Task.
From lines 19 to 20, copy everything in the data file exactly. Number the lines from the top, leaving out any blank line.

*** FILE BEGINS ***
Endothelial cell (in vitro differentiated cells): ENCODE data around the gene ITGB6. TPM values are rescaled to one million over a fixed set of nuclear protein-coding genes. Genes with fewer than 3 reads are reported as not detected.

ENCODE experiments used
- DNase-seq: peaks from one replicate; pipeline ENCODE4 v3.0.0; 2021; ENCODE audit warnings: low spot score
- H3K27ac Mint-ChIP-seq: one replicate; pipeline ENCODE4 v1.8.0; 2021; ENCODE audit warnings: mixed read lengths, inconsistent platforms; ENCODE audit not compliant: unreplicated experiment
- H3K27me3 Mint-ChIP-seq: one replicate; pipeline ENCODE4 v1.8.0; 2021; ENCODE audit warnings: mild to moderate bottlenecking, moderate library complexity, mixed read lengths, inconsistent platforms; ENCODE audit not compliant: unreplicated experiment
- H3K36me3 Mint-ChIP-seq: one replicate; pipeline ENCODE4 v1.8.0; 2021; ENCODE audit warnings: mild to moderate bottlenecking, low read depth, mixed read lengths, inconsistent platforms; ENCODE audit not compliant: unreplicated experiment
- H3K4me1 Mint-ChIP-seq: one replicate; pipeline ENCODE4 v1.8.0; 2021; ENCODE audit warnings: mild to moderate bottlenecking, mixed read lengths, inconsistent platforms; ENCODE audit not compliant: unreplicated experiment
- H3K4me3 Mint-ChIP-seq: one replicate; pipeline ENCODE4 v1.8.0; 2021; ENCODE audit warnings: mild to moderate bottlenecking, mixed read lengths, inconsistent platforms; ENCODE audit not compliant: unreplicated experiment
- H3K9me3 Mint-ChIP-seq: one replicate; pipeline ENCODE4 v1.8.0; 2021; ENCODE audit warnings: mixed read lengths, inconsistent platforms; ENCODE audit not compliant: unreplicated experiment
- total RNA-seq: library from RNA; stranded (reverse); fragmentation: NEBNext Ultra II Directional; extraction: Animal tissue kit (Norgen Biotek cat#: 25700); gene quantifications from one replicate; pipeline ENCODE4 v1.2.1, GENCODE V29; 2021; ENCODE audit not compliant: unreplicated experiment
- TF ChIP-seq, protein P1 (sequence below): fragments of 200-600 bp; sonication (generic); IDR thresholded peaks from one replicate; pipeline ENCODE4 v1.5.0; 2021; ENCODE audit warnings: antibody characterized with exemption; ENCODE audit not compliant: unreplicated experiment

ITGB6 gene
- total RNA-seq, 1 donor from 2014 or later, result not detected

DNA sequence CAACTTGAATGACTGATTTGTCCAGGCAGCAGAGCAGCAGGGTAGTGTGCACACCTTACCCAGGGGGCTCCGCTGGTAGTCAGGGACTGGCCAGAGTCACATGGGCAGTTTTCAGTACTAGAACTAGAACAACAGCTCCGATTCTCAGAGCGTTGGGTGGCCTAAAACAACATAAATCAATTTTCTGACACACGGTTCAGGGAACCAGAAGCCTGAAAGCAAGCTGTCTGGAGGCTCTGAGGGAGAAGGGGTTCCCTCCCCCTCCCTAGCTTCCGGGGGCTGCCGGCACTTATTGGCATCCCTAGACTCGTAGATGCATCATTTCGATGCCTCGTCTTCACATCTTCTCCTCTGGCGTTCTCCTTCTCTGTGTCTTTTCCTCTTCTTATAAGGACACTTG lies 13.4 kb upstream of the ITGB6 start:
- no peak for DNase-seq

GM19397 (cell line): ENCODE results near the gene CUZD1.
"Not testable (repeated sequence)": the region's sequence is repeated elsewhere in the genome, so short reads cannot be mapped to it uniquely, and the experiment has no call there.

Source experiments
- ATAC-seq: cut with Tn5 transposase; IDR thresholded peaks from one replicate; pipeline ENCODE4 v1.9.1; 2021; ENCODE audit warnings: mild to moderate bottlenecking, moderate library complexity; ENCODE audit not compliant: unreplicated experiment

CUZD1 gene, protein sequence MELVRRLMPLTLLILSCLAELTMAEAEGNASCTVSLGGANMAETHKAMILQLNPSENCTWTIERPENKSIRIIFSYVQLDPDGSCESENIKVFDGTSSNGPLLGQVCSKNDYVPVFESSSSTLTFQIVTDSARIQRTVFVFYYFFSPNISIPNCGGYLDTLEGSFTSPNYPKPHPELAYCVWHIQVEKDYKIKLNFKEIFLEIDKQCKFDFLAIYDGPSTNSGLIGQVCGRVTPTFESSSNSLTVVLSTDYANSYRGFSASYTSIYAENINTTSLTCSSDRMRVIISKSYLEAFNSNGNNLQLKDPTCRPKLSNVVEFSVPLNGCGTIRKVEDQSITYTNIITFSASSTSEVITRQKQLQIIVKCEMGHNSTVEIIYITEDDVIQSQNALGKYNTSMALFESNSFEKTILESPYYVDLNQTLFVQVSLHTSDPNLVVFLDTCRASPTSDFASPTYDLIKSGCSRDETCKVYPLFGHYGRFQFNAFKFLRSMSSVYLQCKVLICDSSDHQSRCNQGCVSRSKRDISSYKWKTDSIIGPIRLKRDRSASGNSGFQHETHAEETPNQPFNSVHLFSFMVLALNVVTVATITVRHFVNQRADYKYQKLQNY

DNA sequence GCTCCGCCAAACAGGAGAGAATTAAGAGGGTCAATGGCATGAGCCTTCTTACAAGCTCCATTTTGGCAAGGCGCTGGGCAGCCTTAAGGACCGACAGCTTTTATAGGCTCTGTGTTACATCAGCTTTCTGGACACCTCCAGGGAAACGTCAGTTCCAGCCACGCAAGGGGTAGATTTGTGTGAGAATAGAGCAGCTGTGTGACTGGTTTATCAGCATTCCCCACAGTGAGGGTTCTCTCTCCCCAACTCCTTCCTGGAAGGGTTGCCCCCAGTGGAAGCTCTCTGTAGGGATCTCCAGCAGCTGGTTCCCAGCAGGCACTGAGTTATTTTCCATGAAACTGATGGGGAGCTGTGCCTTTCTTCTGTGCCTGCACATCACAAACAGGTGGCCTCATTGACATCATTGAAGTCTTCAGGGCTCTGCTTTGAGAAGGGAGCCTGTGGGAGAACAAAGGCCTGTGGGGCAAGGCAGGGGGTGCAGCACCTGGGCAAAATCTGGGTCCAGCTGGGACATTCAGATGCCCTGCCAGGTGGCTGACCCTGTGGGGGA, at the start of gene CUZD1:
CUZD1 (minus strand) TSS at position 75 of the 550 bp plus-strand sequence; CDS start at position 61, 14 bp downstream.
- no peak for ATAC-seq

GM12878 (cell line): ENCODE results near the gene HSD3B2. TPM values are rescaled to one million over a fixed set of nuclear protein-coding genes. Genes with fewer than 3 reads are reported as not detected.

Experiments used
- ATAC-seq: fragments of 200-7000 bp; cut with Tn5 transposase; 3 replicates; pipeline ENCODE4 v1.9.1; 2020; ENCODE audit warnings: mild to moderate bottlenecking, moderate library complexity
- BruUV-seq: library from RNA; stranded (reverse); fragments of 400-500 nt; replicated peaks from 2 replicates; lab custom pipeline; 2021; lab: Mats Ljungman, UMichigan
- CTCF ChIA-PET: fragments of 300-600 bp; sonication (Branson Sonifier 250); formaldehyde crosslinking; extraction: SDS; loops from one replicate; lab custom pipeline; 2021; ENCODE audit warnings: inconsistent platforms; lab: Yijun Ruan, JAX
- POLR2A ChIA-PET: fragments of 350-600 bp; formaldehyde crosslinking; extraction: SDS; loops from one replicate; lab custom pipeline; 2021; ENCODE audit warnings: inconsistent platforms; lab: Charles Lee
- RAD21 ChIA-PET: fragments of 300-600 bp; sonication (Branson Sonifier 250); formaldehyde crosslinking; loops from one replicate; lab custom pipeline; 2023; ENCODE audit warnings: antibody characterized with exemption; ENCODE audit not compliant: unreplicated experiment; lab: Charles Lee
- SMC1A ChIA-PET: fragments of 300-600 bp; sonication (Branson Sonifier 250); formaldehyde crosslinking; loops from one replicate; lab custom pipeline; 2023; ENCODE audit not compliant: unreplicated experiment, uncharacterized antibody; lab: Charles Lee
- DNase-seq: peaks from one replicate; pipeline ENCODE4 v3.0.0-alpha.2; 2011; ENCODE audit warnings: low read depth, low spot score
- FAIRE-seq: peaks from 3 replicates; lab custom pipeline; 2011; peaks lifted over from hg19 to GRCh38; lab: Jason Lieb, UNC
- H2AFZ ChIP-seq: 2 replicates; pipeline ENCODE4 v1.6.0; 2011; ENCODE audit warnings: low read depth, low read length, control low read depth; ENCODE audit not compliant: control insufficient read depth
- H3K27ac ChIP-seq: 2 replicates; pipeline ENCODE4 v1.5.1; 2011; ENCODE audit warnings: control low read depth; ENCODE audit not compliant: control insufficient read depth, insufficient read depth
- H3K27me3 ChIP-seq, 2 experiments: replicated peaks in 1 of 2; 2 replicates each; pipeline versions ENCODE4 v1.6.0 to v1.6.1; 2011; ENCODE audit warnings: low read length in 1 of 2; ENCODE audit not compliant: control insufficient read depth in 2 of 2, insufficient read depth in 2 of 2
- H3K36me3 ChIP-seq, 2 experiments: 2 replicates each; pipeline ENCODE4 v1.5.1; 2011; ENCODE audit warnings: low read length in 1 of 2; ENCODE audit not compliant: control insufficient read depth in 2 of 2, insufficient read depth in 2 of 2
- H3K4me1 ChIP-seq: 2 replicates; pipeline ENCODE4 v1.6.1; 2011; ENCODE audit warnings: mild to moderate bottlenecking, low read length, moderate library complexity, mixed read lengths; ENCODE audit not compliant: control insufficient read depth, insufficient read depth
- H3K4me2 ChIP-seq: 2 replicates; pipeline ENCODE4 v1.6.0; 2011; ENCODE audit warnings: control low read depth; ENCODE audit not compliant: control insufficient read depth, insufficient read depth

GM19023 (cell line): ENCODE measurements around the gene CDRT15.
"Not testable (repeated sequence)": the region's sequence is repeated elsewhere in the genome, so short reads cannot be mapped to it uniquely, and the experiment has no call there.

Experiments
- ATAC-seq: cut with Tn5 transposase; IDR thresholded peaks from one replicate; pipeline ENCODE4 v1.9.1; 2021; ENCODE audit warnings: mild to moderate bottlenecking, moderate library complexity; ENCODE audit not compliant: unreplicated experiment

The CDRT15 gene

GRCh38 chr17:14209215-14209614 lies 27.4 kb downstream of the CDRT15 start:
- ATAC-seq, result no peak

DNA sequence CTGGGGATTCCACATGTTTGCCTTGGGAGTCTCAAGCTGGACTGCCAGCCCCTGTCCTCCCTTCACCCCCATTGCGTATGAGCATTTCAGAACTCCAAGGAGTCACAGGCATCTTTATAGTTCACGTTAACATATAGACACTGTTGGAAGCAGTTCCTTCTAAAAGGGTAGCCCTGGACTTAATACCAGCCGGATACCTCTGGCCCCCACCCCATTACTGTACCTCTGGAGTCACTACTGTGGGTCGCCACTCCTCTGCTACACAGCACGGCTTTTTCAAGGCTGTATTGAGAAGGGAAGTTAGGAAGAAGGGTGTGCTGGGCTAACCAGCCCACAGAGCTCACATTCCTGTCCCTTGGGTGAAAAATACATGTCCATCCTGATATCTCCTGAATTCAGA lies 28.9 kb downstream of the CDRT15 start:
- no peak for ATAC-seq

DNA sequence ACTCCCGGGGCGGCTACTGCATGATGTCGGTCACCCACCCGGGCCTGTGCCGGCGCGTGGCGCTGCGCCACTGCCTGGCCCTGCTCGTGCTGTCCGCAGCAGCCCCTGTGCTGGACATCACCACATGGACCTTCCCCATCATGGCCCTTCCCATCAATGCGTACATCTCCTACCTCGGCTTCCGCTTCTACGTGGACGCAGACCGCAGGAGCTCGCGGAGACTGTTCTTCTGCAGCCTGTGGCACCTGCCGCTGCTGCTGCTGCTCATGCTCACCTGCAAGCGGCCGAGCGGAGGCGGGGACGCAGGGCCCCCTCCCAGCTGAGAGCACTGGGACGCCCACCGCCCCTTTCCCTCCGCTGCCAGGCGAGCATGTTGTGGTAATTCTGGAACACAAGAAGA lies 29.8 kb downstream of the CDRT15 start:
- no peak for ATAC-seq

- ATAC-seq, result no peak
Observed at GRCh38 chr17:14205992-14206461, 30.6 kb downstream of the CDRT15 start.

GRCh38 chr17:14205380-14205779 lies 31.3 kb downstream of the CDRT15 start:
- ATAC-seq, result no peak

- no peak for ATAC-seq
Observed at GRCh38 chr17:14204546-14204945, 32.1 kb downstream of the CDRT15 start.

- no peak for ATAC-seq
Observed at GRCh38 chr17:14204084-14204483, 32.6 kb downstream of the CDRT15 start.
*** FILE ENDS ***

- ATAC-seq: cut with Tn5 transposase; IDR thresholded peaks from one replicate; pipeline ENCODE4 v1.9.1; 2021; ENCODE audit warnings: mild to moderate bottlenecking, moderate library complexity; ENCODE audit not compliant: unreplicated experiment

CUZD1 gene, protein sequence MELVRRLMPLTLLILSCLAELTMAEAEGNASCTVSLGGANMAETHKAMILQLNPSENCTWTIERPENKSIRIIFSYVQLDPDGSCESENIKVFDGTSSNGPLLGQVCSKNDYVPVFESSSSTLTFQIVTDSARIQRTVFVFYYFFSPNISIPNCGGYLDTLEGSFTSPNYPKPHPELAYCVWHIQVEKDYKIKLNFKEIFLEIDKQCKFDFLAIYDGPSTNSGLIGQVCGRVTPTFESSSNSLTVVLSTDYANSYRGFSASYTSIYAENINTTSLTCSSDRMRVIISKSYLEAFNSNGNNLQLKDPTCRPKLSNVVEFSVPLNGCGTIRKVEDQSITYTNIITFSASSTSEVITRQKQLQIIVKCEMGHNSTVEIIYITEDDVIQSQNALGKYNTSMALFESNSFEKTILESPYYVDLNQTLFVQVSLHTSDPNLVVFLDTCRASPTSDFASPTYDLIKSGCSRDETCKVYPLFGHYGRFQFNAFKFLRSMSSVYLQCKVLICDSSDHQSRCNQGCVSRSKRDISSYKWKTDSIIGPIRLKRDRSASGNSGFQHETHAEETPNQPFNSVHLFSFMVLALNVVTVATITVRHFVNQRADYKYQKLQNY